Kumbalangi Nights is set in an island at the margins, a dump yard of a place at the margins, where nothing much is happening. In the island, fishing which used to be the primary and only form of livelihood has now become unfashionable. The only commercial proposition seems to be tourism, that too only of foreign visitors, for whom ‘local’ life and livelihood is staged, offering many enterprising islanders a source of income. In this stagnant pool, life seems to go round and round, people are born, they grow, marry, live and die, every day is like any other day with its regular toll of booze and brawls. Here, most of the youth, especially men, are either drifters or spongers, they have nothing much to look up, around or forward to. Space and time seem to stand still here.
Like most newgen films, the present and its surges and plunges are all that is there. Never does the question of how it all came to be suggested
In the middle of this cesspool is an all-male family of four brothers with different demeanour and temperaments – a sponger who lives from the sweat of others, a drifter who cares for nothing, a mute one with a musical bent, and lastly, a talented student who is an aspiring footballer. With nothing in common between them, they lead parallel lives; any argument can readily turn into a drunken and senseless brawl. On the other side is a family consisting of three women: a mother and two daughters. The film begins with an ‘alien’ man entering that female kingdom: it is Shammi, the stylish barber, who marries the elder sister. The film is about this all-male family eventually turning into a jovial joint family with all the three hitherto drifting adult brothers finding their pair one way or other, and the female-family ousting the alien once and for all. So what does this family- formation-cum-reunion mean for the Nights in the title? Are they finally going to wake up to normal vocations and routine, and daylight lives? The indications are all too loud and clear: in the last scene, we see the two brothers out in their boats with their fishing nets, venturing merrily into the placid waters. Was all the turbulence and tension we were witness to till then culminating into a blissfully happy life thereafter? For, there is nothing to complicate or upset this clichéd closure, for, like most new-gen films, the present and its surges and plunges are all that is there. The question of how it all came to be – the people, space, relationships etc, or where is it all leading to – is never evoked, referred or suggested.
The reformation of the brothers that is at the core of the film is actually forced upon them by love (in the case of Bobby), chance (in the case of Bonny) or fate (in the case of Saji). Interestingly all this happens at the cost of or due to ‘aliens’ who intrude into the island, one woman and two men. In the case of Bonny, it is love at first sight with the foreign tourist. The other two aliens are Shammi, the well-groomed, neatly-dressed, self-obsessed husband, and Murugan, the Tamil migrant worker. They constitute two extremes to the placid life of the foursome; while Shammi is the fair-skinned, ambitious, self-appointed ‘hero’ figure, Murugan is the subaltern, eternal outsider figure of Kerala and Malayalam cinema, the Tamilian manual labourer. While the self-absorbed Shammi reveals his psychotic face and is hounded out, the selfless Murugan sacrifices himself for Saji; he falls to death while trying to save his Malayalee master. The latter, in recompense and to assuage his guilt, readily brings Murugan’s wife to his home to live with him. No wonder, like in larger Kerala, in the scheme of things in the island too, the migrant labourer is the most expendable item and there are no questions asked about the cause or events leading to his death (‘They have no complaints, so you are free’ says the police, very casually) or any formal hurdles in ‘adopting’ the dead man’s wife to live in the house of the very same man who exploited her husband all along and caused his death. Significantly the accident happens a few moments after Murugan confides in Saji about his decision to break free from him and to move to the town. So, in the island, the life of the brothers look fragile, but that of the migrant is brittle.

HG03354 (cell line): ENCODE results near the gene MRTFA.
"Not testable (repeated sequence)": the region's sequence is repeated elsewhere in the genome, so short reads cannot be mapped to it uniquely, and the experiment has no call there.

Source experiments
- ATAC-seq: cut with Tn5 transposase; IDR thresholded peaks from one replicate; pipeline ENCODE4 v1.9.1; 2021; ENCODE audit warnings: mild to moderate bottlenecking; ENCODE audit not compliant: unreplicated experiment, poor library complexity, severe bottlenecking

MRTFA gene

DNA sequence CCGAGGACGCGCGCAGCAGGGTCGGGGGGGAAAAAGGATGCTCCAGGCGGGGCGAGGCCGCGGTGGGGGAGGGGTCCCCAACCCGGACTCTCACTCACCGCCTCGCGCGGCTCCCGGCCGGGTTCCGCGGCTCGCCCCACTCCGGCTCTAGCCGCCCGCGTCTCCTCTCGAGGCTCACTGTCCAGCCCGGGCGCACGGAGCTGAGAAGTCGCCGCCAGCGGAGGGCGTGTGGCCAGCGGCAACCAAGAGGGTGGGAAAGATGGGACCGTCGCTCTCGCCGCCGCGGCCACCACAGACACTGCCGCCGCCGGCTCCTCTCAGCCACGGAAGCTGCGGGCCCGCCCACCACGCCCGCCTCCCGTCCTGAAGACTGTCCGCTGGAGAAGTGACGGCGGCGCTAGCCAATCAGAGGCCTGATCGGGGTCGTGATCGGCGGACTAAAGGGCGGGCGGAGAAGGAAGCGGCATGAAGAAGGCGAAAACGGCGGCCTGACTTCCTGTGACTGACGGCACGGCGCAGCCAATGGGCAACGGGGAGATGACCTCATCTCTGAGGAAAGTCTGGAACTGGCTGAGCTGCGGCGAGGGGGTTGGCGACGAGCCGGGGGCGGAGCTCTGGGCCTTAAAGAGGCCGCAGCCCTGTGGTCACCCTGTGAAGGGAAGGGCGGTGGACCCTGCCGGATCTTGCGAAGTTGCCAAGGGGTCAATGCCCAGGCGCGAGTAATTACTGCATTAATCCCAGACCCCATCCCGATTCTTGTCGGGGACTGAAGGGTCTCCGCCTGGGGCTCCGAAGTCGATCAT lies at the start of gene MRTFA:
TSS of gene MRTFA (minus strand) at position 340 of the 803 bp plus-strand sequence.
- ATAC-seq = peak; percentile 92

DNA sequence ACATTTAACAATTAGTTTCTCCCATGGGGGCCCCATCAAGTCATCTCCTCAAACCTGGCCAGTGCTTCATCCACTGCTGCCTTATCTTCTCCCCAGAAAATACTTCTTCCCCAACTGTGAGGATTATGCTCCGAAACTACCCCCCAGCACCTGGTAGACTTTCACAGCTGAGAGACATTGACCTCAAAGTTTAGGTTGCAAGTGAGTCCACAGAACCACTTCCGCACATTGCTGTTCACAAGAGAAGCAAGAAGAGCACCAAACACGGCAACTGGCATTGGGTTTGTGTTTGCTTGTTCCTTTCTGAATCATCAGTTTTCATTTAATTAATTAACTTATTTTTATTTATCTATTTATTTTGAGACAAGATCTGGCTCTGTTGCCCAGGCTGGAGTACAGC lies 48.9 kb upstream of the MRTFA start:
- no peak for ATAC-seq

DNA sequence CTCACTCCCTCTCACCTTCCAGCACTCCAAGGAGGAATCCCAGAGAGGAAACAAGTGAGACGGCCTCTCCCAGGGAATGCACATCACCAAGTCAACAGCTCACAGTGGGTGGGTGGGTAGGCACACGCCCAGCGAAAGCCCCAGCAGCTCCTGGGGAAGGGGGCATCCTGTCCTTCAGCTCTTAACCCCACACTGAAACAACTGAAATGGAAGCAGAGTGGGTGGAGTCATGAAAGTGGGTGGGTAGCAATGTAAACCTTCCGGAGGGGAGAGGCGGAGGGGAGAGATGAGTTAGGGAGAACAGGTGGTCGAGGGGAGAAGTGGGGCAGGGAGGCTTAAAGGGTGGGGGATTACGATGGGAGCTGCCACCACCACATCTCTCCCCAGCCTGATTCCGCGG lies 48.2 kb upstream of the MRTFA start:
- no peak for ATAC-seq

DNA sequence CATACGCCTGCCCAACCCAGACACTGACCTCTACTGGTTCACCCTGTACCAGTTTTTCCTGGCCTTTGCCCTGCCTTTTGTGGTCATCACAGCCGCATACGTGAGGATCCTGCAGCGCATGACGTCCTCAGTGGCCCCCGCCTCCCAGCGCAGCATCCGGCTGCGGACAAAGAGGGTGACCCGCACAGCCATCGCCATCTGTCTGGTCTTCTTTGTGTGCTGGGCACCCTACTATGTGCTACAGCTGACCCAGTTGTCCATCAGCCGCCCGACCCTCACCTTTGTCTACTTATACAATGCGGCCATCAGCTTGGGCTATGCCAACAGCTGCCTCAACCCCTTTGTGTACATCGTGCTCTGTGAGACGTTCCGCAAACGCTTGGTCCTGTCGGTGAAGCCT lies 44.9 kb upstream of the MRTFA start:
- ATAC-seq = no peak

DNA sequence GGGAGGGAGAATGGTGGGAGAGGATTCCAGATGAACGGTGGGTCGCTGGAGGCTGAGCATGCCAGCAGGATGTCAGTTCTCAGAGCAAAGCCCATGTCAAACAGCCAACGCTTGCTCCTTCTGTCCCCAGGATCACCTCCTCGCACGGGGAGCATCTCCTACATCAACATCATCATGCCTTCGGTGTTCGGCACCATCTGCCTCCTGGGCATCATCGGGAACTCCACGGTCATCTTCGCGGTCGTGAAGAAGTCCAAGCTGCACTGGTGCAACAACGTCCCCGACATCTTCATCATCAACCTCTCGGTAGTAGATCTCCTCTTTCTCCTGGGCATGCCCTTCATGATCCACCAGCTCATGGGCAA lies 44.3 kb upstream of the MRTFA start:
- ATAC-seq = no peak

True to the spirit of the much-celebrated ‘newgen’ cinema, Kumbalangi Nights’ charm lies in its tremulous pace: it breezily unfolds from moment to moment, incident to incident and dialogue to dialogue in the racy storytelling style of Shyam Pushkaran, the scenarist. The situations, acting, and conversations have a certain sprightly lightness to them, moulded through a perpetually tentative pace that is crafted through fluid camera movements and scenes held together more through an exchange of glances, evocative silences, tense human presences, and quick retorts, mumbles and half sentences as dialogues. Visually, the watery expanse provides the ideal setting as well as the convenient cutaways and spectacular transitions. Packed with mundane, little incidents, interactions, and altercations that are peppered with humour and music, the viewer is literally carried away to the very end by the lilting ‘naturalism’ of the film. Except for the typical filmy encounter between the heroes and the villain at the end, one never feels like one is watching a movie. But this naturalism and momentariness is all. Once you are out of the theatre, nothing lingers in you, but for some vague contours of certain scenes and scraps of dialogue. Here are two such samples: one is the scene where Saji, having lost his mental moorings, meets with the psychiatrist and breaks down in front of him and recounts his early life. Another one moment is when Shammi’s hitherto submissive wife, gathering all her will, forbids her fuming husband from improperly addressing her younger sister. But beyond that, when one wakes up from the Kumbalangi night and into the daylight of reality, there is nothing to hold on to or fall back upon. Each character, taken singly, are rounded and credible, but together, they do not convey anything socially or emotionally; for, nothing binds these characters, incidents, and narrative twists and turns together to connect us with any larger narrative about the people and politics, or space and time. In its compulsion to entertain and thrill without a pause, the narrative ends up incorporating in its stride all the clichés of the oldgen films – that of saving the damsel in distress, hero winning the heroine’s heart and body, the climactic trouncing of the villain, and the happy reunion of the family in the end – all churning up a syrupy narrative that leaves the viewers at peace with themselves and the world. The bad is vanquished by the good, the woman is brought under manly wings, and the island – God’s Own Country – is restored to its original order. So, what we have here is the very same turbid oldgen brew in shining newgen bottles, with all the ingredients intact.